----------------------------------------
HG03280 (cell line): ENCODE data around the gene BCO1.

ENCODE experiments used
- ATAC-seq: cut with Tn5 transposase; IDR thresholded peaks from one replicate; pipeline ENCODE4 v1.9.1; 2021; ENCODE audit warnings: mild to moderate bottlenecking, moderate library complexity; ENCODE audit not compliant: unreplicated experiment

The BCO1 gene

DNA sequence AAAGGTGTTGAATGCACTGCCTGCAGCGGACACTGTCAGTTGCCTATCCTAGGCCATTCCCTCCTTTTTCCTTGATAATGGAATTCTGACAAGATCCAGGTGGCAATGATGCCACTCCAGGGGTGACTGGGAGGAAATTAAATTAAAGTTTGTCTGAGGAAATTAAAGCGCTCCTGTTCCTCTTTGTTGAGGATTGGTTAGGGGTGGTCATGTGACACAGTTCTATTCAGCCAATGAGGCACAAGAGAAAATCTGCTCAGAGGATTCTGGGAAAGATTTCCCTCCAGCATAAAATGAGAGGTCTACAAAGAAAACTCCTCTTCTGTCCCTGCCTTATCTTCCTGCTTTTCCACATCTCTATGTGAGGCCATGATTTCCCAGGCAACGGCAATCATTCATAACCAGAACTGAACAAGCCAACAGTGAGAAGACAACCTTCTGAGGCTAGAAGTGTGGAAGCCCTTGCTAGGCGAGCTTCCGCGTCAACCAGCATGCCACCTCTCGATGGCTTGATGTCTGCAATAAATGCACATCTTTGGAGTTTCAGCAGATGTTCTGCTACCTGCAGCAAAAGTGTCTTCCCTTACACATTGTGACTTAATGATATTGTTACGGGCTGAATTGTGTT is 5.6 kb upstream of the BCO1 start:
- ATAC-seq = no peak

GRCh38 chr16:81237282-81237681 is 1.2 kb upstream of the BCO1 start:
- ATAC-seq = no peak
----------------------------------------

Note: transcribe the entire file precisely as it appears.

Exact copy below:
HG03280 (cell line): ENCODE data around the gene BCO1.

ENCODE experiments used
- ATAC-seq: cut with Tn5 transposase; IDR thresholded peaks from one replicate; pipeline ENCODE4 v1.9.1; 2021; ENCODE audit warnings: mild to moderate bottlenecking, moderate library complexity; ENCODE audit not compliant: unreplicated experiment

The BCO1 gene

DNA sequence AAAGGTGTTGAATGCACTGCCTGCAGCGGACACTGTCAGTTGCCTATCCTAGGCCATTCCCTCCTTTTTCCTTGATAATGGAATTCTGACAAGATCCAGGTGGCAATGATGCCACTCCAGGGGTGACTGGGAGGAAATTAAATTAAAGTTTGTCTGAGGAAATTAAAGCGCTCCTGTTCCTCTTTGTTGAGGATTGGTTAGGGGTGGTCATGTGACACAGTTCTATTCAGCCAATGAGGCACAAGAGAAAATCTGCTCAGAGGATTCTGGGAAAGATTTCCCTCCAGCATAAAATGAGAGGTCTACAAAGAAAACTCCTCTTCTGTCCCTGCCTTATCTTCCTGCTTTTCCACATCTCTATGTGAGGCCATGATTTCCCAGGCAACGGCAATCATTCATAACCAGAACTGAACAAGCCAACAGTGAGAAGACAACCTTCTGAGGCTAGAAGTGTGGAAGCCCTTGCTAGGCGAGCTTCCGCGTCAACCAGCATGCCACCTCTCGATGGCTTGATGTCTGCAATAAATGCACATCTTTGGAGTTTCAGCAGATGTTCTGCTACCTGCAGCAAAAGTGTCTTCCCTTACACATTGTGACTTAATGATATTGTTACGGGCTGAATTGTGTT is 5.6 kb upstream of the BCO1 start:
- ATAC-seq = no peak

GRCh38 chr16:81237282-81237681 is 1.2 kb upstream of the BCO1 start:
- ATAC-seq = no peak